With the decision to create a method within a month to export Nepali electricity to other Indian states utilizing the Bihar Grid, Nepal Electricity Authority's long-standing concern about what to do with the excess electricity generated during the wet session was put to rest.
After numerous attempts to save millions of rupees from waste and export excess electricity to India, NEA's Managing Director Kul Man Ghising is ultimately successful in obtaining a concession from an Indian electricity utility.
In his second term, MD Ghising has dedicated a large portion of his time to utilizing the excess electricity produced in the nation by finishing the transmission and distribution lines domestically and negotiating with Indian utilities.
Increase domestic consumption or export to India are the two alternatives available to NEA with the over 1000 MW of electricity excess from the upcoming session. Evacuating power from hydropower plants for domestic market distribution is a significant task because of the numerous barriers to transmission line installation and distribution system growth.
MD Ghising has been traveling the nation recently and meeting with stakeholders to explore removing the barriers. Likewise, MD Ghising carried on the conversation he had started with his Indian colleague.
MD Ghising has accomplished something on both fronts. The recently concluded Nepal-India Power Exchange Committee Conference in New Delhi has made significant progress in the export arena. The group decided to create a method by the end of the month to export Nepali electricity to other Indian states utilizing the Bihar Grid.
The meeting was co-chaired by Executive Director of Nepal Electricity Authority, Ghising, and Member (power system) of the Central Electricity Authority of India, Ashok Kumar Rajput.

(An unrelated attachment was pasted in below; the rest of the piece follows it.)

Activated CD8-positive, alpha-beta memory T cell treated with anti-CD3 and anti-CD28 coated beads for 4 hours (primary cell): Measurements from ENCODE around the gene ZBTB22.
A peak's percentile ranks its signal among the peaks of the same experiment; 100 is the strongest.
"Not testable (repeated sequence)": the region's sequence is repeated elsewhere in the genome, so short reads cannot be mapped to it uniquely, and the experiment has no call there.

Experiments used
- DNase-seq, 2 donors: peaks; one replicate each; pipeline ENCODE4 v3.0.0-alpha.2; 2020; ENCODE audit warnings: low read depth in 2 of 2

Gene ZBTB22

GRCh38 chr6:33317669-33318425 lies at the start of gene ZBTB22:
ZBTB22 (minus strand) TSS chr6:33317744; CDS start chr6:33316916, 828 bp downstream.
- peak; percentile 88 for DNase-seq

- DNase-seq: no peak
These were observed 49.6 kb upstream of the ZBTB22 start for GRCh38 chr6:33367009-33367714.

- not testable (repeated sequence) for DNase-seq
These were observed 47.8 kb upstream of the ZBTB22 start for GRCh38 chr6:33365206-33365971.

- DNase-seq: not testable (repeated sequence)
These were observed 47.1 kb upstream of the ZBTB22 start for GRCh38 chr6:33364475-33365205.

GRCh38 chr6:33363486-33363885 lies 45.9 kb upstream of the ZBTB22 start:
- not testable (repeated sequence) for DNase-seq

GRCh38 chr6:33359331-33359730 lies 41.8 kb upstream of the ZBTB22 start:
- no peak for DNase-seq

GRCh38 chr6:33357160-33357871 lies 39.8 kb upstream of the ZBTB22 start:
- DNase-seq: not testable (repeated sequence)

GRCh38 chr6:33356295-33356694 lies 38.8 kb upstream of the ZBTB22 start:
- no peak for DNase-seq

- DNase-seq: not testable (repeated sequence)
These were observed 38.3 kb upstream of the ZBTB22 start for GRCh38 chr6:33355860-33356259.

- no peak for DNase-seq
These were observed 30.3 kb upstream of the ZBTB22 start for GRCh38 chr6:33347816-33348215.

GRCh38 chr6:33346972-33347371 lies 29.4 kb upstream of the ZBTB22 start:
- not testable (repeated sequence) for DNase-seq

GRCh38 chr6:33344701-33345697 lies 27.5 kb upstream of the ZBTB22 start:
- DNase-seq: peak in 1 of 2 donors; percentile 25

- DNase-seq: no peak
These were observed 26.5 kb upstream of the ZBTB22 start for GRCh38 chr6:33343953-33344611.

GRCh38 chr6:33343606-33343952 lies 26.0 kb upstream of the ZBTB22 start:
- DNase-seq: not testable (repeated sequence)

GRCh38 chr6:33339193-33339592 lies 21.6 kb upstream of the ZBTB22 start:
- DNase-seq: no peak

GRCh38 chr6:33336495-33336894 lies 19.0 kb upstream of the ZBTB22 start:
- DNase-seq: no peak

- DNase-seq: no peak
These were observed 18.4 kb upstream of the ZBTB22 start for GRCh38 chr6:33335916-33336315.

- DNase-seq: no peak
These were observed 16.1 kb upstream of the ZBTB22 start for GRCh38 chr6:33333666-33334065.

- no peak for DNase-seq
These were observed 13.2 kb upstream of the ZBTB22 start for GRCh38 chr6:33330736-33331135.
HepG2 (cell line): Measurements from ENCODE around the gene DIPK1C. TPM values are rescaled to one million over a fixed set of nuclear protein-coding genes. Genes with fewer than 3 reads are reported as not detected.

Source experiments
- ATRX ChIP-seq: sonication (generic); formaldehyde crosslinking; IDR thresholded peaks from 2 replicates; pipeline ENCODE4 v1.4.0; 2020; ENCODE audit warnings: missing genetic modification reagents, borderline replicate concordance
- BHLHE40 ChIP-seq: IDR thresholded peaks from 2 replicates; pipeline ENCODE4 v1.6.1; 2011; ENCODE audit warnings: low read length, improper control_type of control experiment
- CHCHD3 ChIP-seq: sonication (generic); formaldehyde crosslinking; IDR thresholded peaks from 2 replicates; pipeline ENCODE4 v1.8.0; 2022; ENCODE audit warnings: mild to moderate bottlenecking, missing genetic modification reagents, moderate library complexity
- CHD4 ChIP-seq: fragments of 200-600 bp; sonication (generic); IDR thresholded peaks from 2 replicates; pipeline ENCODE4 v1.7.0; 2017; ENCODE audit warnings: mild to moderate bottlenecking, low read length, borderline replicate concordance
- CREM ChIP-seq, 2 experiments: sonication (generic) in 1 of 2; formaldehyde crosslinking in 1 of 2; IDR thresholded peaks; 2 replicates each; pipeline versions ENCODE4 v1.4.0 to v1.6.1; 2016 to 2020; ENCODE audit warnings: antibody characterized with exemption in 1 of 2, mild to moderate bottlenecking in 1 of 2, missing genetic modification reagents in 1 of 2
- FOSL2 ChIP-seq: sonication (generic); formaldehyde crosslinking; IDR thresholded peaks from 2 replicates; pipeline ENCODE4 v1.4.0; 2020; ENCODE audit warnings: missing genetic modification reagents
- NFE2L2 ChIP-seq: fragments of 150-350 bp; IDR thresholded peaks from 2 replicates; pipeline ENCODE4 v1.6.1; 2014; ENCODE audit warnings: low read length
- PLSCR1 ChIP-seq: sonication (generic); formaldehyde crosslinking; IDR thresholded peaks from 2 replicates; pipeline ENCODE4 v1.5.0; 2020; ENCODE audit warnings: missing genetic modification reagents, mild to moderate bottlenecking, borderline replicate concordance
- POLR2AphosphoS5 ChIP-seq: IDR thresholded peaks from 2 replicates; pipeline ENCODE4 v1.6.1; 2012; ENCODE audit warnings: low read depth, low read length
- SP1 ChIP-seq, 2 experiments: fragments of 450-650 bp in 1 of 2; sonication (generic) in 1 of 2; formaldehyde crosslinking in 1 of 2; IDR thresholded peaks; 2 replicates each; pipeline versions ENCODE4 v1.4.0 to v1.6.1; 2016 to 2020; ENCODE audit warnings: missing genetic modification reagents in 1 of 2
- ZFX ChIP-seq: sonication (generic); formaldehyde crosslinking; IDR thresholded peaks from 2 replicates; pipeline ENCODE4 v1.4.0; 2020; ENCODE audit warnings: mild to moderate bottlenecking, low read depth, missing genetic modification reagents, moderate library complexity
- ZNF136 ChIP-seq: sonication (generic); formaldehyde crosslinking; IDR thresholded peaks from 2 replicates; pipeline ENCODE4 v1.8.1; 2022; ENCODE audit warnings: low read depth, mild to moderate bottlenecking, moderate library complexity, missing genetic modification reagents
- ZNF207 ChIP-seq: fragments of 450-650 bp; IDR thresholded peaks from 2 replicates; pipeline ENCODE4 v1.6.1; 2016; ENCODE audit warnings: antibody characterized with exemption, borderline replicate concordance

A meeting of the Nepal-India Power Exchange Committee is to prepare a modality for power export from Nepal to other states of India through central transmission line via Bihar grid. The 14th meeting of the committee concluded on March 17 at New Delhi, India, decided to prepare the modality of power to be exported by Nepal within a month.
"Both sides will finalize the modality within a month for the same. This has ensured the additional market for the sale of surplus electricity during the rainy season," shared NEA Executive Director Ghising.
Kataiya (Bihar)-Kushaha (Nepal) and Raxaul-Parawanipur 132kV transmission line are connected with Bihar.The meeting as per the Power Exchange Agreement has determined the price of per unit electricity at Rs 11.54 for the fiscal year 2022-23.The new tariff is not based on the 'Take or Pay' modality, he clarified. "This is the tariff Nepal purchases when in need. Since we only import electricity when needed, the tariff is cheaper than in the current Indian market. We don't get this rate even when we export electricity.
"He shared that while making requisition for electricity with India in last December, they had proposed that Nepal would purchase electricity from the Indian company through bidding, in which the electricity would be procured for Rs 7.50 for per unit in February and March and Rs 8.70 per unit in April and May.
Ghising explained that the companies selected in the competition are only allowed to sell electricity produced from imported coal to Nepal, and due to fluctuating price of coal, the Indian company was not adamant to ink an agreement with the authority even at the proposed tariff.
According to him, the system of imported coal was not applicable in Bihar State. Hence, the rate of electricity has become cheaper. The average price of electricity per unit in the competitive market is INR 12. "An additional INR 1.5 is added to this tariff including transmission charges. Hence, the rate fixed at present is cheaper than others.
"The meeting decided that a modality will be fixed within a month for Nepal to export electricity to Bihar. "With this, the market for Nepal's surplus electricity has been assured."Nepal imports electricity from India when needed through Power Exchange Agreement and as per the Mahakali Treaty as well as through competition. Electricity is being imported to Nepal through Dhalkebar-Muzzafarpur cross-border 400 kV double circuit transmission line and other transmission lines.NEA has traded surplus electricity worth Rs 8.4 billion to India in this fiscal so far.
Ghising, managing director of the Nepal Electricity Authority (NEA), characterized the choice as another step forward. Following the most recent conference between the foreign secretaries of Nepal and India, which was presided over by the secretaries of Nepal, Bharat Raj Paudyal, and India, Vinay Mohan Kwatra, Nepal and India have made significant strides in the field of electricity.